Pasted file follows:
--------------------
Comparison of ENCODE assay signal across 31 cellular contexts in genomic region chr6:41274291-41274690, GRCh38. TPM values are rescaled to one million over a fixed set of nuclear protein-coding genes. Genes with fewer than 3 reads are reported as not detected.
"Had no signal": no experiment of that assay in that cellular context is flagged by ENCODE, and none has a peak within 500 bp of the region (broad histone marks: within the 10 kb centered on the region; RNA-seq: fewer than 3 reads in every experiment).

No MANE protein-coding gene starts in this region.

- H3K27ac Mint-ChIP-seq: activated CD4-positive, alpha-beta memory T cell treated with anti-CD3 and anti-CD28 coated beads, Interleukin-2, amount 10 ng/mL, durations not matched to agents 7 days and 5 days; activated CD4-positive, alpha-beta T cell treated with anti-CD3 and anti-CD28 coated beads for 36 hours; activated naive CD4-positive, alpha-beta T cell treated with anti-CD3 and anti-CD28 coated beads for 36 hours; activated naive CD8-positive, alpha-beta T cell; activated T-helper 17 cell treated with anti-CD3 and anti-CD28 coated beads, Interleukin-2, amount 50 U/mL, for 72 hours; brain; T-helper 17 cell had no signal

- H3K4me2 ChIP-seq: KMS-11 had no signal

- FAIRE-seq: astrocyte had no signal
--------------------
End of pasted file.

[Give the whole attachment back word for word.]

Comparison of ENCODE assay signal across 31 cellular contexts in genomic region chr6:41274291-41274690, GRCh38. TPM values are rescaled to one million over a fixed set of nuclear protein-coding genes. Genes with fewer than 3 reads are reported as not detected.
"Had no signal": no experiment of that assay in that cellular context is flagged by ENCODE, and none has a peak within 500 bp of the region (broad histone marks: within the 10 kb centered on the region; RNA-seq: fewer than 3 reads in every experiment).

No MANE protein-coding gene starts in this region.

- H3K27ac Mint-ChIP-seq: activated CD4-positive, alpha-beta memory T cell treated with anti-CD3 and anti-CD28 coated beads, Interleukin-2, amount 10 ng/mL, durations not matched to agents 7 days and 5 days; activated CD4-positive, alpha-beta T cell treated with anti-CD3 and anti-CD28 coated beads for 36 hours; activated naive CD4-positive, alpha-beta T cell treated with anti-CD3 and anti-CD28 coated beads for 36 hours; activated naive CD8-positive, alpha-beta T cell; activated T-helper 17 cell treated with anti-CD3 and anti-CD28 coated beads, Interleukin-2, amount 50 U/mL, for 72 hours; brain; T-helper 17 cell had no signal

- H3K4me2 ChIP-seq: KMS-11 had no signal

- FAIRE-seq: astrocyte had no signal